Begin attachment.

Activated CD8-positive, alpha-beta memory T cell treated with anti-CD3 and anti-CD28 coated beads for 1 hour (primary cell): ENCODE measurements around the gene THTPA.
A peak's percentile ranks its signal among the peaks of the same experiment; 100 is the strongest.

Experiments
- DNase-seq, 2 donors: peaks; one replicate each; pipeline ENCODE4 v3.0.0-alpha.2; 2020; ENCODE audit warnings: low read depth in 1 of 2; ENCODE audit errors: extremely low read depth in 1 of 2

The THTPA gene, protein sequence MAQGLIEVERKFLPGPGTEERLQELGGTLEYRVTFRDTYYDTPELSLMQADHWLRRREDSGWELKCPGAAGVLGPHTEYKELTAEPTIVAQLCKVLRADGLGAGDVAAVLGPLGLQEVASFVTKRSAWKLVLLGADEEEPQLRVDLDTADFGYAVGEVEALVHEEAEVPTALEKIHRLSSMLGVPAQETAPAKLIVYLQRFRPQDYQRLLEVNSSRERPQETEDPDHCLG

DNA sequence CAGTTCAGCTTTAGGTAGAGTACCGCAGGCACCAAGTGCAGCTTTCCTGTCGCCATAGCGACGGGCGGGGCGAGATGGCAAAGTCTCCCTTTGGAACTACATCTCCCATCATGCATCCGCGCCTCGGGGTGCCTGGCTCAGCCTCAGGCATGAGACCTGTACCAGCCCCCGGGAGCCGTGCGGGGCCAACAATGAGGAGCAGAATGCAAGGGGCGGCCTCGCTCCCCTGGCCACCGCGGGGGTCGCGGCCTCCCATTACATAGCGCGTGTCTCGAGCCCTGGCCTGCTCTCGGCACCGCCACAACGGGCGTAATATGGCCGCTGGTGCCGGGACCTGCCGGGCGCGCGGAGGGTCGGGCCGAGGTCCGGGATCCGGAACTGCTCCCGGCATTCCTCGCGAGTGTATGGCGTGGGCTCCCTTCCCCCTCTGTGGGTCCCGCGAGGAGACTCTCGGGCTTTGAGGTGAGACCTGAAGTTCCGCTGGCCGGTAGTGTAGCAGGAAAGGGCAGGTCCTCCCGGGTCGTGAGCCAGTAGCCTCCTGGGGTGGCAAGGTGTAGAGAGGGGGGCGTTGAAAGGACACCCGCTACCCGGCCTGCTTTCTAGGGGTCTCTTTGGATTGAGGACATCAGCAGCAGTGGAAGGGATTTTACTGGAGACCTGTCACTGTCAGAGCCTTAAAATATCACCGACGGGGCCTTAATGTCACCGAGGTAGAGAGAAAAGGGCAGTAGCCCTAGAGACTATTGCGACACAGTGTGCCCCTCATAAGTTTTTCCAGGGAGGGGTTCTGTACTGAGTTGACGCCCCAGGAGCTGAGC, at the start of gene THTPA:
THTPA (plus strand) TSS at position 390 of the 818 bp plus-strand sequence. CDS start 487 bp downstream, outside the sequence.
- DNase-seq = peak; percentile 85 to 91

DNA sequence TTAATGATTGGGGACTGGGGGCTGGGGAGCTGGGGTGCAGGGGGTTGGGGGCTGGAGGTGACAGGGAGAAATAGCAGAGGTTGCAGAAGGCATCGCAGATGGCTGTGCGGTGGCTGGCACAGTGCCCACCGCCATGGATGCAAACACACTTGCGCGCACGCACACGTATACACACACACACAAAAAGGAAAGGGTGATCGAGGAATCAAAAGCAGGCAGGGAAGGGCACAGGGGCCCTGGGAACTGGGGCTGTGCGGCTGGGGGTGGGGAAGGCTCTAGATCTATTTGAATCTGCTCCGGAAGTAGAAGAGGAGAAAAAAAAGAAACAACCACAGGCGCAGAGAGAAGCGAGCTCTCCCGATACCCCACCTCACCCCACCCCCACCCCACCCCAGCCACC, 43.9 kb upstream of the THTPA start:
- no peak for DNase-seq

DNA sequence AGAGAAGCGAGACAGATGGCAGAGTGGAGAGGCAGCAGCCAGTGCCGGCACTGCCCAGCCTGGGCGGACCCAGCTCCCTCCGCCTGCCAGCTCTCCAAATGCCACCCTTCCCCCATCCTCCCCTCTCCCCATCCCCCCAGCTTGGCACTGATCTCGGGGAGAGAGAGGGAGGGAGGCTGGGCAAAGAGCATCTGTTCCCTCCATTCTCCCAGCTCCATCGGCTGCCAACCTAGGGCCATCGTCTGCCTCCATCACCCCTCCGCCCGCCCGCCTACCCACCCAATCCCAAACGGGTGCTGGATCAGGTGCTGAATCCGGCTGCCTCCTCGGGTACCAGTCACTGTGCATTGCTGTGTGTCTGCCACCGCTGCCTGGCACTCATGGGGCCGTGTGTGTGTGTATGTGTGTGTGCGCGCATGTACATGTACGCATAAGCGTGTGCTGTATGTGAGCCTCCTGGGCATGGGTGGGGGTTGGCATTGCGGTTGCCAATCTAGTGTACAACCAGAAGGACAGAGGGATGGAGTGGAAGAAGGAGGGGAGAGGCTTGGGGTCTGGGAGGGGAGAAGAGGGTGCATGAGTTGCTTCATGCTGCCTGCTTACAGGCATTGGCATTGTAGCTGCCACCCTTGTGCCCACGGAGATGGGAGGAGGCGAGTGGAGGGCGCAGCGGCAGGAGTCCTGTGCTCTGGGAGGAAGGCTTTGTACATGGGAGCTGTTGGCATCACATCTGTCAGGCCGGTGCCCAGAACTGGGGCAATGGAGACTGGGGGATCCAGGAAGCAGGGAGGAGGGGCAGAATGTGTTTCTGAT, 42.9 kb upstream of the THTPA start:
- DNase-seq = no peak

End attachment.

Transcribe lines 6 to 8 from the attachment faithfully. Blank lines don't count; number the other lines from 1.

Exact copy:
DNA sequence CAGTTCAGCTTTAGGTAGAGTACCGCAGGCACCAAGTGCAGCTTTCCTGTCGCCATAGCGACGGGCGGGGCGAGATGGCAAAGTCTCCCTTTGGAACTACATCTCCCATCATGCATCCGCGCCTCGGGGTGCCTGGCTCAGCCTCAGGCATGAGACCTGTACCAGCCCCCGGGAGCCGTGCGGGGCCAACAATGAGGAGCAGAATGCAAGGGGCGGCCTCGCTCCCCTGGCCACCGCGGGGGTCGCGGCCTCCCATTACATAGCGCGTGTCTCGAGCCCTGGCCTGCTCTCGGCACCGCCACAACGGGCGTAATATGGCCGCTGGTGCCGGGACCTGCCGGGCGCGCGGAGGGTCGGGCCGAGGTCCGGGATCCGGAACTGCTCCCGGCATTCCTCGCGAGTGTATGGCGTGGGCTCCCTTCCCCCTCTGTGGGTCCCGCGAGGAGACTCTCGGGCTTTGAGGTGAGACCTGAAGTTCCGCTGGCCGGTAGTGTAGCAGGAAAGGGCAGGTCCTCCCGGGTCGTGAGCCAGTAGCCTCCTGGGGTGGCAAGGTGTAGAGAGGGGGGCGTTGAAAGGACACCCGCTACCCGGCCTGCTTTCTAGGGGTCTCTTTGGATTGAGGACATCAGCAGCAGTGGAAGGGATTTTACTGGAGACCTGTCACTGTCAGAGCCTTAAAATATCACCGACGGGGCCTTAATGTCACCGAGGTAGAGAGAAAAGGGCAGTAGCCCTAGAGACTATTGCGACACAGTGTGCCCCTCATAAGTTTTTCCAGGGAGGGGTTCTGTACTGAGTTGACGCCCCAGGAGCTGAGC, at the start of gene THTPA:
THTPA (plus strand) TSS at position 390 of the 818 bp plus-strand sequence. CDS start 487 bp downstream, outside the sequence.
- DNase-seq = peak; percentile 85 to 91